Furthermore, “old hands” often can give very deep insight from many years of watching games, and accordingly, virtually all sports have at least some seniors doing commentary or analysis.
However, fresh voices and analyses are good too, and I’m all for giving more opportunities to new people.

Sports channels should follow new players more
I agree, but it’s a hard thing to force. Apart from getting far in a major tournament, the only other way to get noticed is if there is something unusual about their play e.g. “So-and-so new guy has the most amazing banana shot you’ve ever seen”.
This is the same as with any other sport – an unproven talent with nothing unusual in their game is not going to get TV time until they are playing the creme de la creme.

One of my own
I would consider cutting down the number of frames in the major championships. I love the game, and even I don’t have the patience to watch a whole quarter final even of the world championships, let alone the actual final. Life is too short.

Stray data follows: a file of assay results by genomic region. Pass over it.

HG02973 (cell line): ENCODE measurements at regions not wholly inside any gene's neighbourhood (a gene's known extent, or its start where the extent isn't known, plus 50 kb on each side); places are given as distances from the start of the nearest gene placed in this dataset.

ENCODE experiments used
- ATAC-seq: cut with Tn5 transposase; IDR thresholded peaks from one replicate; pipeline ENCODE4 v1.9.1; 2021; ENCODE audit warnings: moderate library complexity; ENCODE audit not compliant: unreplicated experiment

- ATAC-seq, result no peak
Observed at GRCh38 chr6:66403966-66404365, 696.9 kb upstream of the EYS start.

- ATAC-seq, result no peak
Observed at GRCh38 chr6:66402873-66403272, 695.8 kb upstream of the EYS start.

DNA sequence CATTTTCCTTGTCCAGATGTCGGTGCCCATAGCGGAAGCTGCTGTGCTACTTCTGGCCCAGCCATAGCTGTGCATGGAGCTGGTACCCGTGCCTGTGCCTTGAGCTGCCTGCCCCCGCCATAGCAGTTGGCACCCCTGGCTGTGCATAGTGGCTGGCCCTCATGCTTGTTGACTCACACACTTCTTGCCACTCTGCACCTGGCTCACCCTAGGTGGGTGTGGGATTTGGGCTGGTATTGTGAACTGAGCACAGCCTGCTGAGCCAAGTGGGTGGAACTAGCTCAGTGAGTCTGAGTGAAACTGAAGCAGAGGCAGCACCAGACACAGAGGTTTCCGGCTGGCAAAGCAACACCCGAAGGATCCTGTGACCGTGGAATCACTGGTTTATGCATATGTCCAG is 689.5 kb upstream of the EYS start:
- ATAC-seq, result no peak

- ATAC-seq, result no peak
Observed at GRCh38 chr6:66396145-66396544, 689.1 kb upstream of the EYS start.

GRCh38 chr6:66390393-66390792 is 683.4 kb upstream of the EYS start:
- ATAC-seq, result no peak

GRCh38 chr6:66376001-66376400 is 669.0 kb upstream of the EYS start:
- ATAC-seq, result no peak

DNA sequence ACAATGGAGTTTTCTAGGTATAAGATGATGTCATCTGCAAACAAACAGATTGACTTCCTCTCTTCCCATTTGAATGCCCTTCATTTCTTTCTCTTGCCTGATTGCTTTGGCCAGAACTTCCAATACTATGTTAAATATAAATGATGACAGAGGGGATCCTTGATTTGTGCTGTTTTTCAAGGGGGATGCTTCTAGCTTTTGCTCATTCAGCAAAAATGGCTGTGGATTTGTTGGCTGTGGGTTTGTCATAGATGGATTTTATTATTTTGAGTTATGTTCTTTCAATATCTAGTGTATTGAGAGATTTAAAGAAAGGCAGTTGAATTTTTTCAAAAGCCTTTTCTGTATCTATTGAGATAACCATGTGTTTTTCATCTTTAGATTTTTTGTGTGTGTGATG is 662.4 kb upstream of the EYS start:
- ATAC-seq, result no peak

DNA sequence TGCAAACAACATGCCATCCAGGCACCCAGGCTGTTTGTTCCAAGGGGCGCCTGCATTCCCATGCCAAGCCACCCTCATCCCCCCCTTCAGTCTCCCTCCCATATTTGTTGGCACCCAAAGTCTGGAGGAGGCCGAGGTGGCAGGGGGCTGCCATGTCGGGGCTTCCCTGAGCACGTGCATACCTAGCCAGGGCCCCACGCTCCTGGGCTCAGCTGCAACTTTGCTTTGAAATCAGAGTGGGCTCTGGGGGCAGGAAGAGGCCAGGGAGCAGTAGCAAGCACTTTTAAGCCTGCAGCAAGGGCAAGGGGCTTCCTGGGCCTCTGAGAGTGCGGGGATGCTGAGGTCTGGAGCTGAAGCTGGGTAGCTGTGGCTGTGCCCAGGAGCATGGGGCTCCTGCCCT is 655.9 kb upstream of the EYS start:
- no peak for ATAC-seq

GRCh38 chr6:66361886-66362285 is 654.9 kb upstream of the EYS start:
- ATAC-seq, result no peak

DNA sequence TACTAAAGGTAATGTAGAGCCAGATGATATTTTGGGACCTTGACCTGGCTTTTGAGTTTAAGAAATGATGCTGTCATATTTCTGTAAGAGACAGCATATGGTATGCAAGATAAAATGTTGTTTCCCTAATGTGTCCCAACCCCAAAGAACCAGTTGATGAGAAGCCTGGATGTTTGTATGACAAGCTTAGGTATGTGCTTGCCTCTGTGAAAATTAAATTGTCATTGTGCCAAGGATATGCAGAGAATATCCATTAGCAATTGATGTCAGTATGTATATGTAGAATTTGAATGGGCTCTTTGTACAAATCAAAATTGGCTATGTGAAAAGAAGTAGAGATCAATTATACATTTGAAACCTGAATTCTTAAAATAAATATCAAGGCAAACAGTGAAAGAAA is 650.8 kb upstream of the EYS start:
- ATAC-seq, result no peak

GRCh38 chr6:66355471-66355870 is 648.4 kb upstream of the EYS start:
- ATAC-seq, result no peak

With regards to outfits, for a long time women’s pool was more successful at getting on TV and earning more money than men’s pool, and one of the reasons was that the women dressed well and presented as more professional, while the men looked like they were playing in a local pool hall or something, wearing T-shirts and jeans or whatever other ratty clothes they wanted to wear.

As for making the game more aggressive/offensive, is there a proposed rule change that would enable this? You can’t just demand that players play differently - they are going to play optimally based on the rules. Rule changes break continuity with the past, making records harder to compare.

It probably is true that modern audiences want a more exciting game. That’s why 9-ball has taken over from straight pool, one-pocket, 3-cushion billiards, etc. I don’t know if you can change snooker enough to make it more exciting while still retaining its nature.